My opponent, myself, and any educated person will admit they can not predict far future developments to any real degree of accuracy. We don't know the future, and can not make real predictions of the material world based upon it

2. Argument from Assertion

My opponent's opening statement, asserts that, and I quote, "I think (in due time) everything could be expressed using a mathematical formula or a mere number... everything." I'm sorry to say ladies and gentlemen, but this is a mere fallacious assertion if I've ever seen one. Simply because science has made discoveries doesn't mean that'd be able to do anything and everything. He hasn't yet proved that the everything can even be modeled mathematically.

3. Technological Cap

My opponent does not prove that there won't be any sort of technological cap in the future, the point of whom science hits a break wall and ceases to make revolutionary discoveries. Yes, we've continued to make discoveries and developments over the past century, but this doesn't mean they will continue ad infinitum. As a matter of analogy, a hog could be fed slop everyday for years, yet at one point it will be butchered.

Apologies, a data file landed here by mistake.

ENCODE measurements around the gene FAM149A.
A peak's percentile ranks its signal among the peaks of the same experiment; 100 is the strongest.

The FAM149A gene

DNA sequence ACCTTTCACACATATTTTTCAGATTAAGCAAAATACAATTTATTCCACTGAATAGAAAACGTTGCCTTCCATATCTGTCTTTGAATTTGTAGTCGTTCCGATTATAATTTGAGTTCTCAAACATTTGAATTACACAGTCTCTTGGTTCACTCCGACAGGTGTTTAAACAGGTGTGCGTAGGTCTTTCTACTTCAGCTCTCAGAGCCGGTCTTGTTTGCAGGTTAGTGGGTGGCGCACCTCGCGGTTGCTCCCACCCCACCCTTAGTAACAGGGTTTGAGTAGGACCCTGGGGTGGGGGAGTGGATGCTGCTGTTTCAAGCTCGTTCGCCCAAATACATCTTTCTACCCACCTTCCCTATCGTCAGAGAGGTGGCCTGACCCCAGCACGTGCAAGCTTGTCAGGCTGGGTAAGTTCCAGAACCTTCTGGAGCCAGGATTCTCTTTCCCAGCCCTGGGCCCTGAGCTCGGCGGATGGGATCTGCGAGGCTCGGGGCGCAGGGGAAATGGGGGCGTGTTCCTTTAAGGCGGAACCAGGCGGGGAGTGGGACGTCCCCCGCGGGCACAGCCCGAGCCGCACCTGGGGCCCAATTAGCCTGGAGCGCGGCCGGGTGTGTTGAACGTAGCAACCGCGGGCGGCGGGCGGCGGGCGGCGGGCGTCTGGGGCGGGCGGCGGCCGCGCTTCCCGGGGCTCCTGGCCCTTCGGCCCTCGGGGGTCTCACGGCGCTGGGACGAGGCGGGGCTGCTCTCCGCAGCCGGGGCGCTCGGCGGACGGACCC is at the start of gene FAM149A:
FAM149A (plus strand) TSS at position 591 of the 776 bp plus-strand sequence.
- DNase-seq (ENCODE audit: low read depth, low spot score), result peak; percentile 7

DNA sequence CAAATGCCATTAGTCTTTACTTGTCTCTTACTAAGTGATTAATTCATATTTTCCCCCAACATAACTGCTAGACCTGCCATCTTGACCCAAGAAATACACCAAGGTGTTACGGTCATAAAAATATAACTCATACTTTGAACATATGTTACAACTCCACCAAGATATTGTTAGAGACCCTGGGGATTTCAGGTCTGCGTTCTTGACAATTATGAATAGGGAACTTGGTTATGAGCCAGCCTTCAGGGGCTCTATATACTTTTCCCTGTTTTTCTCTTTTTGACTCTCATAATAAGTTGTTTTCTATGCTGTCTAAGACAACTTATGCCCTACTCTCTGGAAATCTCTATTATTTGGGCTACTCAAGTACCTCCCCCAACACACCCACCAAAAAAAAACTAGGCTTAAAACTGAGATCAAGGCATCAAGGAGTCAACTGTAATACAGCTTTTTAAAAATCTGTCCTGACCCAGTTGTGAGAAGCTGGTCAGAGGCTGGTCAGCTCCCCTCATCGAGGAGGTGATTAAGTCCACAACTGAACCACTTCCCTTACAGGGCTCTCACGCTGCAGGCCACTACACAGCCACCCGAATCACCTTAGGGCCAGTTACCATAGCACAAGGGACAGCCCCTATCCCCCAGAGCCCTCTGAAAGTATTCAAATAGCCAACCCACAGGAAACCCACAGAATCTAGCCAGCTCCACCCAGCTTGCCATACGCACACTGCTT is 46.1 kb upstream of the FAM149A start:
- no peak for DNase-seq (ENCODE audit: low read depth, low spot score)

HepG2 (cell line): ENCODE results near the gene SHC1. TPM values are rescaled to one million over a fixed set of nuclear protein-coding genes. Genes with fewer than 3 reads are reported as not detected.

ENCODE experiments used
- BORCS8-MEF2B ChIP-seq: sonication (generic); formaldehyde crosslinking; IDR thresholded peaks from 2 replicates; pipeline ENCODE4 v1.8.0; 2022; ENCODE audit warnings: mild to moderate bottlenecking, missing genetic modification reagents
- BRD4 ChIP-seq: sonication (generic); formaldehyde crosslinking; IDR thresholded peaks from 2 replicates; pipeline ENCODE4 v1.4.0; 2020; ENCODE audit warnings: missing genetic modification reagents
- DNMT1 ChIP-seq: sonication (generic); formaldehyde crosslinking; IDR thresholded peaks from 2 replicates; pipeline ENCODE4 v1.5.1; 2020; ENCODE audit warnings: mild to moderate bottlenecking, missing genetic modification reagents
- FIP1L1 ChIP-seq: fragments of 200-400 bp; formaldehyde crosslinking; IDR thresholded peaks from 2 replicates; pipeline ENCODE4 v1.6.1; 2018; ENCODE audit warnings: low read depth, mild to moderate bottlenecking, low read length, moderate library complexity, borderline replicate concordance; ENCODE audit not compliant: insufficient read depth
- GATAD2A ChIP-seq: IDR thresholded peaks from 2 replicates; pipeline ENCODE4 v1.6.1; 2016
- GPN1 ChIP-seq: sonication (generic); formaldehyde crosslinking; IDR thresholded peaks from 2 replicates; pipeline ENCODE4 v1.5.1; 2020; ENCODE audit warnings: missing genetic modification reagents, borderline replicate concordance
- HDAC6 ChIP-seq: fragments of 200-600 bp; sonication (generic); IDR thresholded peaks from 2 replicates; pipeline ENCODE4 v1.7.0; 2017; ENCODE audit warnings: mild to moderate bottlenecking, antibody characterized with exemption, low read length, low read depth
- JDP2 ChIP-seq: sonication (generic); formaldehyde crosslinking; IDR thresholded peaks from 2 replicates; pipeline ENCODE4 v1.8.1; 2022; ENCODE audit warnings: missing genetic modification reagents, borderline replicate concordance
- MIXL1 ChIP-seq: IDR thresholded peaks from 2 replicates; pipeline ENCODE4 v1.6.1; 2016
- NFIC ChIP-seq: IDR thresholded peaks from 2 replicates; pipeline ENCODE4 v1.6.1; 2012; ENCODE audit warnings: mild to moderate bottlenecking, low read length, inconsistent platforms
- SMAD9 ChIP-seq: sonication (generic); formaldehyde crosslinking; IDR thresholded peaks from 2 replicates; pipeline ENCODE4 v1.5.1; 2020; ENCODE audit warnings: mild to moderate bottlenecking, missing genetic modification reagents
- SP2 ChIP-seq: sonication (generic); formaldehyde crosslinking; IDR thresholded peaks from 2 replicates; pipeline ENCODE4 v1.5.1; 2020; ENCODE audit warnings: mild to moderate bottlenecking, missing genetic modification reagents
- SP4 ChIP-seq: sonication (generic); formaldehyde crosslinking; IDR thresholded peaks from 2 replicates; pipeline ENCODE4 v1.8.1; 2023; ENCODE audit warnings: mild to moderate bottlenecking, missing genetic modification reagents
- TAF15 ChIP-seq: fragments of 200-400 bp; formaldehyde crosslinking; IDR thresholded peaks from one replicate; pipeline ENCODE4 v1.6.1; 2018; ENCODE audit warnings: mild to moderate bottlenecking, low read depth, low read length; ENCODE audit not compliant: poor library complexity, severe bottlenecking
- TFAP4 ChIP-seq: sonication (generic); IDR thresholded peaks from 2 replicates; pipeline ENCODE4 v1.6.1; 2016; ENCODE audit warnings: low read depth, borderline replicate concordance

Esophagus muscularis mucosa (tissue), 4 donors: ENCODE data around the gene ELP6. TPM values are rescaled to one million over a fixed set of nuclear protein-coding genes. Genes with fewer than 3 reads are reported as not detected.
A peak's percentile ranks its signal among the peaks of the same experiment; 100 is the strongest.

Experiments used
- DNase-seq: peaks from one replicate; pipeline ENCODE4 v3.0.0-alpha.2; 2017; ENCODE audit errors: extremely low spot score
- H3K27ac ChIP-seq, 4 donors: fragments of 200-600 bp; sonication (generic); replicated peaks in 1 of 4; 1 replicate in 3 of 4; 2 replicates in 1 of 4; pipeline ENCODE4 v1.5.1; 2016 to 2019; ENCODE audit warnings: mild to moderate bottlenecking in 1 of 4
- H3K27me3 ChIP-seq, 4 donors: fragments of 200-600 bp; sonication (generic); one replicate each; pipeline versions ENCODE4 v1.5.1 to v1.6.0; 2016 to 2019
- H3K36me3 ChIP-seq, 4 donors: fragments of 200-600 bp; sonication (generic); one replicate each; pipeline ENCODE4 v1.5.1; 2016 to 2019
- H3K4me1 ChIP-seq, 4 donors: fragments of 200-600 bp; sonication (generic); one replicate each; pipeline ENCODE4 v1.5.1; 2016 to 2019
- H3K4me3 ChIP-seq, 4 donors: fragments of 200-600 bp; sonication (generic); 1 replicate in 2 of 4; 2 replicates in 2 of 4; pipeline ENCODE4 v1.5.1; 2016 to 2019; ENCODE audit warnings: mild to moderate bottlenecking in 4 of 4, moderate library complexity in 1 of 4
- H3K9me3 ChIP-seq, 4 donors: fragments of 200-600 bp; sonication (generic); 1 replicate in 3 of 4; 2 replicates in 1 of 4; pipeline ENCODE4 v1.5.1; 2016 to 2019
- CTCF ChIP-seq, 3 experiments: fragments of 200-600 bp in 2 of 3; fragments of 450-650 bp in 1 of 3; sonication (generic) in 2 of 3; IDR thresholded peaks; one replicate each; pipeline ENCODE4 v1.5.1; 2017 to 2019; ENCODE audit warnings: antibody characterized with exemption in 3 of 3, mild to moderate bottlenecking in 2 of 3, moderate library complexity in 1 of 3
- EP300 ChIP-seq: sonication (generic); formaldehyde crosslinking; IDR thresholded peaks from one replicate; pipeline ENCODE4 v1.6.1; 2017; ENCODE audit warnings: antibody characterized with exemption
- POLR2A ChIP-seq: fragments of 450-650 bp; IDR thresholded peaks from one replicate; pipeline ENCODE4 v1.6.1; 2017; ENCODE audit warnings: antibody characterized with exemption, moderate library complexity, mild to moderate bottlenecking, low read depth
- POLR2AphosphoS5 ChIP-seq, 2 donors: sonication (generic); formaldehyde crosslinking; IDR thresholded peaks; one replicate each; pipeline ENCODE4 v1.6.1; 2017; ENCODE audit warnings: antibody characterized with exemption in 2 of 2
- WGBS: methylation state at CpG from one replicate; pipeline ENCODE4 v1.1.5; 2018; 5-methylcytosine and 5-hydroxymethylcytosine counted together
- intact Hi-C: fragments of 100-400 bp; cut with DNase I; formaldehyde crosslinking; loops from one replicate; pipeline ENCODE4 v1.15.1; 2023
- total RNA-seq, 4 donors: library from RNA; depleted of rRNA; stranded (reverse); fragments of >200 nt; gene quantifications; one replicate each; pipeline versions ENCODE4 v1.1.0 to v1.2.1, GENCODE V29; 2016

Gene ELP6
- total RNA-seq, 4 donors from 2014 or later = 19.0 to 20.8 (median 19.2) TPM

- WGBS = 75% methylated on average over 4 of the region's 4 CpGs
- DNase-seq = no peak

The basis of what is right and wrong has been argued since the beginning of time, varying from utilitarianism to deontology to divine command theory. However, we all still have a sense of morality, what the great philosopher Socrates called a daemon. How are we supposed to, in any plausible sense, supposed to model morality if we ourselves do not even know what it is? Some have even argued that in order to make moral decisions, one must be conscious and have free will (a moral ought implies can, without free will they have no other choice in the matter), meaning that we'd need to make a conscious AI, with human like intelligence, who models morality.

Debate Round No. 3
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Debate Round No. 4